Lucius Quintus Cincinnatus Lamar facts for kids
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Lucius Quintus Cincinnatus Lamar
|Associate Justice of the Supreme Court of the United States|
January 16, 1888 – January 23, 1893
|Nominated by||Grover Cleveland|
|Preceded by||William Woods|
|Succeeded by||Howell Jackson|
|16th United States Secretary of the Interior|
March 6, 1885 – January 10, 1888
|Preceded by||Henry Teller|
|Succeeded by||William Vilas|
|United States Senator
March 4, 1877 – March 6, 1885
|Preceded by||James Alcorn|
|Succeeded by||Edward Walthall|
|Chairman of the House Democratic Caucus|
March 4, 1875 – March 3, 1877
|Speaker||Michael C. Kerr (1875–1876)
Samuel J. Randall (1876–1877)
|Preceded by||William E. Niblack|
|Succeeded by||Hiester Clymer|
|Member of the U.S. House of Representatives
from Mississippi's 1st district
March 4, 1873 – March 3, 1877
|Preceded by||George Harris|
|Succeeded by||Henry Muldrow|
March 4, 1857 – December 20, 1860
|Preceded by||Daniel Wright|
|Succeeded by||Vacant 1860–1870; George Harris|
September 17, 1825|
Eatonton, Georgia, U.S.
|Died||January 23, 1893
Vineville, Georgia, U.S.
|Father||Lucius Quintus Cincinnatus Lamar I|
|Education||Emory University (BA)|
|Battles/wars||American Civil War|
Lucius Quintus Cincinnatus Lamar II (September 17, 1825 – January 23, 1893) was an American politician, diplomat, and jurist. A member of the Democratic Party, he represented Mississippi in both houses of Congress, served as the United States Secretary of the Interior, and was an Associate Justice of the Supreme Court of the United States. He also served as an official in the Confederate States of America.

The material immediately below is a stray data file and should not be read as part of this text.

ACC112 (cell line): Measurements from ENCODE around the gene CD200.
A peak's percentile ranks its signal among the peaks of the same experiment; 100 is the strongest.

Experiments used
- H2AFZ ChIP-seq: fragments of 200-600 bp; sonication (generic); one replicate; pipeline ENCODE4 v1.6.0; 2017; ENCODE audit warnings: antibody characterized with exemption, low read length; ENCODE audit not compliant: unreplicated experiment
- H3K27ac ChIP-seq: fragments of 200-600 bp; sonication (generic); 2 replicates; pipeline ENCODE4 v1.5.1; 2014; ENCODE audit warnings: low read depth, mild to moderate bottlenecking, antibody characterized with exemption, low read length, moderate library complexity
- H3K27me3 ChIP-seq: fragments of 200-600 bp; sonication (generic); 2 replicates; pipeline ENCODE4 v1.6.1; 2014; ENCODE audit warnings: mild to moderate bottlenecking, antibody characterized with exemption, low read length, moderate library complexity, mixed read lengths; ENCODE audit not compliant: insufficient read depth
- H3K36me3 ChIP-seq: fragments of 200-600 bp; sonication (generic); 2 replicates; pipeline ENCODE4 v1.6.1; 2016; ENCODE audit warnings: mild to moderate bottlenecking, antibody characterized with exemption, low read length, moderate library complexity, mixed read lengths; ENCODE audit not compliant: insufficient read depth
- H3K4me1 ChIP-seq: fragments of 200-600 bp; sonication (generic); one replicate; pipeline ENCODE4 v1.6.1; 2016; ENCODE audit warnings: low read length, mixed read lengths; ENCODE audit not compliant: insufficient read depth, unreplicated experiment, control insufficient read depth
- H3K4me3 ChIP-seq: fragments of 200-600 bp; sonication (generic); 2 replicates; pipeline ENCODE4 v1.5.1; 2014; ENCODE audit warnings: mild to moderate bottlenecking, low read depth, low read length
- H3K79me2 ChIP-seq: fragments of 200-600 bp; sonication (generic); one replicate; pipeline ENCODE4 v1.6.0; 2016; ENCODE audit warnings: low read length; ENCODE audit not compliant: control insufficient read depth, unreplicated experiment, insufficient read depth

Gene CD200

Born and educated in Georgia, he moved to Oxford, Mississippi to establish a legal practice. He was elected to the United States House of Representatives in 1856 and served until December 1860, when he helped draft Mississippi's Ordinance of Secession. He helped raise the 19th Mississippi Infantry Regiment and worked on the staff of his wife's cousin, General James Longstreet. In 1862, Confederate President Jefferson Davis appointed Lamar to the position of Confederate minister to Russia. Following the Civil War, Lamar taught at the University of Mississippi and was a delegate to several state constitutional conventions.
Lamar returned to the United States House of Representatives in 1873, becoming the first Mississippi Democrat elected to the House since the end of the Civil War. He remained in the House until 1877, and represented Mississippi in the Senate from 1877 to 1885. He opposed Reconstruction and voting rights for African Americans. In 1885, he accepted appointment as Grover Cleveland's Secretary of the Interior. In 1888, the Senate confirmed Lamar's nomination to the Supreme Court, making Lamar the first Southerner appointed to the court since the Civil War. He remained on the court until his death in 1893.
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